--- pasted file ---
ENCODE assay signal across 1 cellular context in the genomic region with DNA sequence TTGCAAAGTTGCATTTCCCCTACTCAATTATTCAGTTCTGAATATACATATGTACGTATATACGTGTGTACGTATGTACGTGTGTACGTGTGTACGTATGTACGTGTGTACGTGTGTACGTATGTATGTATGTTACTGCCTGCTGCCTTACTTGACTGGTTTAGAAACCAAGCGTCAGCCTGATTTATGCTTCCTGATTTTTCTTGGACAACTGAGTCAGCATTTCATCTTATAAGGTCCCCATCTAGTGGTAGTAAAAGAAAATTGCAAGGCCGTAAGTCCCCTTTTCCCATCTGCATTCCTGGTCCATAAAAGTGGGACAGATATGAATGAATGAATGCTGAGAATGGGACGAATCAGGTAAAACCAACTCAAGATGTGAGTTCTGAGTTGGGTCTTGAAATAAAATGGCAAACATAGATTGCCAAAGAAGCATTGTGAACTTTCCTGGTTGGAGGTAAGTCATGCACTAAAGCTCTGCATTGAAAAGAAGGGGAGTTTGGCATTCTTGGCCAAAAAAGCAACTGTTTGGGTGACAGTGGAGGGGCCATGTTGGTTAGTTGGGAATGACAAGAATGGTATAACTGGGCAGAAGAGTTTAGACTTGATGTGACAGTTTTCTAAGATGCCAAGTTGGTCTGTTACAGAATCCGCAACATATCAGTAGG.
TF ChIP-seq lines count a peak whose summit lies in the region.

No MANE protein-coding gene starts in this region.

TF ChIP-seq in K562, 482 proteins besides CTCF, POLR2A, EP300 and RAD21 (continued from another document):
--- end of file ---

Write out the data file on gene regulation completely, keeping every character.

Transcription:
ENCODE assay signal across 1 cellular context in the genomic region with DNA sequence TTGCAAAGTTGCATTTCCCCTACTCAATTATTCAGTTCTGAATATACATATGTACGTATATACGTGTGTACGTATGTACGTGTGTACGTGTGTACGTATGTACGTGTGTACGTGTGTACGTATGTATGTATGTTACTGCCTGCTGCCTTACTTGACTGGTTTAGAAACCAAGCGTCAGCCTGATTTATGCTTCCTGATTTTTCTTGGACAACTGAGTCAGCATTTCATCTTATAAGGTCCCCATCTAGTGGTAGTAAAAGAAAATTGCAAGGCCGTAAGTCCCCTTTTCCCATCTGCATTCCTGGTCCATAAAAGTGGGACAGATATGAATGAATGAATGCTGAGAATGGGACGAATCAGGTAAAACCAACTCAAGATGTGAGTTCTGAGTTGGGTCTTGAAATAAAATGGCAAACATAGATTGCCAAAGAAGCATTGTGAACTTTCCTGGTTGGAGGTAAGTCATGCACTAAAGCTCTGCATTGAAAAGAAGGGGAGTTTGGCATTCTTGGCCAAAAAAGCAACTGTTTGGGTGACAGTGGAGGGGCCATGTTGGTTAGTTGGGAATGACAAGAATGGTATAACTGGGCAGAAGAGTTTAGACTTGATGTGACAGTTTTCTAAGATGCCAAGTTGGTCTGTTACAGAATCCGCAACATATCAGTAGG.
TF ChIP-seq lines count a peak whose summit lies in the region.

No MANE protein-coding gene starts in this region.

TF ChIP-seq in K562, 482 proteins besides CTCF, POLR2A, EP300 and RAD21 (continued from another document):